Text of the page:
Egyptian President Mohammed Morsi (pictured) promoted military commanders on Thursday in a show of support for the army amid rumours of tensions between himself and the once ruling generals.
Egyptian President Mohammed Morsi promoted the heads of Egypt’s air force, air defence forces and navy to the rank of Lieutenant-General on Thursday, amid recurrent media reports of strained relations between the Islamist president and the military.
The promotions came after the Egyptian press and British daily The Guardian reported that a fact-finding committee Morsi had appointed found evidence of military abuses during the 2011 revolt that ousted president Hosni Mubarak.
Morsi's spokesman said in statement that the promotions were made in a meeting with the Supreme Council of the Armed Forces, which was in charge after Mubarak's ouster and before Morsi's election last June.
Morsi had called for the meeting "in order to calm the situation and remove tensions affecting the military as a result of a defamation campaign and attacks by some politicians," the official MENA news agency reported.
Morsi took office with his powers circumscribed by the military -- then led by Mubarak's former defence minister, Field Marshal Hussein Tantawi.
Loyalties in doubt
The Islamist president -- modern Egypt's first civilian leader -- sacked Tantawi after a militant attack in August killed 16 soldiers at a border outpost, seizing on discontent within the military to purge commanders whose loyalties were in doubt, one of his aides said at the time.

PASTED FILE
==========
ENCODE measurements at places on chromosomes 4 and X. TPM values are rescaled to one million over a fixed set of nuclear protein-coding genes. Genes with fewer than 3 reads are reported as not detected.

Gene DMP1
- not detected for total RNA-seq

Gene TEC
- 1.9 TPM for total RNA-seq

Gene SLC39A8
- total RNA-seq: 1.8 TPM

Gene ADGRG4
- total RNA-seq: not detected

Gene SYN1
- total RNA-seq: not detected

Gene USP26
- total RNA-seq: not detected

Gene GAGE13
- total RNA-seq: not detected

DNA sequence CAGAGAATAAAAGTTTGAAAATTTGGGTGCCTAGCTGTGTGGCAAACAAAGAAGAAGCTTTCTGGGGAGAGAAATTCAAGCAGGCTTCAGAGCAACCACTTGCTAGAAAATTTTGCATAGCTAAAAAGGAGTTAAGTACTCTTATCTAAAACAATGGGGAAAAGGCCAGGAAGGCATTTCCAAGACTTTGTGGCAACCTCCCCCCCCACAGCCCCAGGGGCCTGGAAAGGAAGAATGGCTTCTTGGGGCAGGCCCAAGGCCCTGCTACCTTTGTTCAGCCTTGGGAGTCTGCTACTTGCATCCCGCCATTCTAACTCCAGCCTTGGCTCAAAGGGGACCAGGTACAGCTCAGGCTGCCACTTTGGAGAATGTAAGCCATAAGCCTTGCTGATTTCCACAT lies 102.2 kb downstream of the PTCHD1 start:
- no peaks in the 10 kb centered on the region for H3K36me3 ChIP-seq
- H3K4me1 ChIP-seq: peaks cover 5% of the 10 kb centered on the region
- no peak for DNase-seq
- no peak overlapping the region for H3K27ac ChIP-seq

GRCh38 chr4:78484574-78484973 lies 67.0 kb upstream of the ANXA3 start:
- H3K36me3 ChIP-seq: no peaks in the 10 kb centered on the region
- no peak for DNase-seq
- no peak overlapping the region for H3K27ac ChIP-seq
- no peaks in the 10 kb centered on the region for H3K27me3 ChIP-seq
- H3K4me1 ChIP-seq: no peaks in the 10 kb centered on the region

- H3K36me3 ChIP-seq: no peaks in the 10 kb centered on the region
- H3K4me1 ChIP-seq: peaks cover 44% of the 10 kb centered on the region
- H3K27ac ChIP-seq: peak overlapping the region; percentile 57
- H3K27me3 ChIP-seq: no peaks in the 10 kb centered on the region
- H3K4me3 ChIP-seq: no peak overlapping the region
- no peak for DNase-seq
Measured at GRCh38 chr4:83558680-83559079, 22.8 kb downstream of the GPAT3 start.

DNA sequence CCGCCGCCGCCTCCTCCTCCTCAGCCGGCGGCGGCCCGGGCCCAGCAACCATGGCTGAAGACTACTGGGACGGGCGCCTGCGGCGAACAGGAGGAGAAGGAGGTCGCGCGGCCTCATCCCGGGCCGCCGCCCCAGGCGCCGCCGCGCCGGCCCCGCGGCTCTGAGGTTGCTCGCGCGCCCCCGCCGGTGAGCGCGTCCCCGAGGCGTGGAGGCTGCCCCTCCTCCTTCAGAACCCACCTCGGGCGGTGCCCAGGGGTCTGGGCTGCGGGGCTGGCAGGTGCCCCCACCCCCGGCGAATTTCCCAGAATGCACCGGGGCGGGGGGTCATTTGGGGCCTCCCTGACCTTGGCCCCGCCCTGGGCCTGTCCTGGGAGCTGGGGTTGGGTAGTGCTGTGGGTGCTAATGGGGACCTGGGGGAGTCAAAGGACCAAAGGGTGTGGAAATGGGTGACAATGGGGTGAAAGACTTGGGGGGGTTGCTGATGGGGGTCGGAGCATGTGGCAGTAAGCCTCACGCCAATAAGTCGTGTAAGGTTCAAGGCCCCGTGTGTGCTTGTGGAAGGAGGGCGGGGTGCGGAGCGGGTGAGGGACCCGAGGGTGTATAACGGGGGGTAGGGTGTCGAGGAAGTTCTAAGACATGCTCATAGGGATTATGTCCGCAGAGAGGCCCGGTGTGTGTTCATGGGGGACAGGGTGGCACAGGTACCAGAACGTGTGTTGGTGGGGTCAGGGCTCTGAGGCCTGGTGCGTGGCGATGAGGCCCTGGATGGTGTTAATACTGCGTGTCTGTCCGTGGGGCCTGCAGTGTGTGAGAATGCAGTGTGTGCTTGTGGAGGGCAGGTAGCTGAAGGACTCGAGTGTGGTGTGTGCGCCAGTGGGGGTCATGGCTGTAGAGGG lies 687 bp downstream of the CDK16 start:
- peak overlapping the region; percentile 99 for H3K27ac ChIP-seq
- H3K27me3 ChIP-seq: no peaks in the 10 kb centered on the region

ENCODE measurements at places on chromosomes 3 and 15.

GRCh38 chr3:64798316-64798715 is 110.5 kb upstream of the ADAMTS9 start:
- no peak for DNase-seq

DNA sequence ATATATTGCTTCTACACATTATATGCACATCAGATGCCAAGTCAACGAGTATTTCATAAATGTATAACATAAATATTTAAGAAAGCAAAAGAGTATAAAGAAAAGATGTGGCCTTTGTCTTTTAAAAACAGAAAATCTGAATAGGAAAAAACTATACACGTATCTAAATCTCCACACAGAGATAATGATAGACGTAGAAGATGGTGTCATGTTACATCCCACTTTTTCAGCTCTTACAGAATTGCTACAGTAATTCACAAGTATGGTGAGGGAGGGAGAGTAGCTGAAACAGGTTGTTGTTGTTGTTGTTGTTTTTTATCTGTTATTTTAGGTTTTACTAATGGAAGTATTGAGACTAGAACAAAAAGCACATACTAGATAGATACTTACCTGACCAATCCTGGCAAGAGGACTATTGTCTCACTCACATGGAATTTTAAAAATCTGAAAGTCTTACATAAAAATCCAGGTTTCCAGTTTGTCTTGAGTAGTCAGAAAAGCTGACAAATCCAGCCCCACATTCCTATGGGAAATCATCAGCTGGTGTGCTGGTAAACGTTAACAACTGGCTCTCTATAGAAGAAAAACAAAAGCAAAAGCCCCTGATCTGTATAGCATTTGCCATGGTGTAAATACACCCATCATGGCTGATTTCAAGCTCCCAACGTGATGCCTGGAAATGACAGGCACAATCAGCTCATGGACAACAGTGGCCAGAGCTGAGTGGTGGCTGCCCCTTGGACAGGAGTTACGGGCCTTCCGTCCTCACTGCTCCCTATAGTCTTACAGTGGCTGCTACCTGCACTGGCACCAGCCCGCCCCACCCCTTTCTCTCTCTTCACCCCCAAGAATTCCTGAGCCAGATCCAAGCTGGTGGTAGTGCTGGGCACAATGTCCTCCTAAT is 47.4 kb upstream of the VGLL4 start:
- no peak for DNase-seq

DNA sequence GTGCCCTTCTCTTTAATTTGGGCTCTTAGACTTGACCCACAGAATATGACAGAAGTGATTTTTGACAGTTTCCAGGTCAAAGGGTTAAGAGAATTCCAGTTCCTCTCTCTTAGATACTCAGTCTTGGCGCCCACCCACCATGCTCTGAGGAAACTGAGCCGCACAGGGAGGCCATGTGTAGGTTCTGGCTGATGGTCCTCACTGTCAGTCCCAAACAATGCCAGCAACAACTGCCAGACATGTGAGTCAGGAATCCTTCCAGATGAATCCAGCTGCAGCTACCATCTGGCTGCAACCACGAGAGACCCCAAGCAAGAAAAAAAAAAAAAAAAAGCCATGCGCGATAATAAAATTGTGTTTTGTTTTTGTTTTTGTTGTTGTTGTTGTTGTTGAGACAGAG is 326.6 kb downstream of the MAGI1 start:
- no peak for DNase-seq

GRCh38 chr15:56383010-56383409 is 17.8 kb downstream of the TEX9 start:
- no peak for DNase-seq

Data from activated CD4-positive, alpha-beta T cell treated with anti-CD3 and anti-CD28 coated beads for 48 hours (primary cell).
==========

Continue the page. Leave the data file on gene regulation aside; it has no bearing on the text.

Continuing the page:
Renewed tensions between Morsi and the military, now led by Colonel General Abdel Fattah al-Sissi, were reported in the Egyptian press after the military called for dialogue between Morsi and his opposition following mass protests in December.
The presidency had denied the reports.
The legislature also approved a revised version of the law organising the country’s parliamentary elections on Thursday, after a court ruled an earlier version was invalid and delayed the vote.
The parliamentary elections had been scheduled to start this month, but the ruling said the law must be reviewed by the Supreme Constitutional Court before elections can be called.
(FRANCE 24 with wires)
Date created : 2013-04-12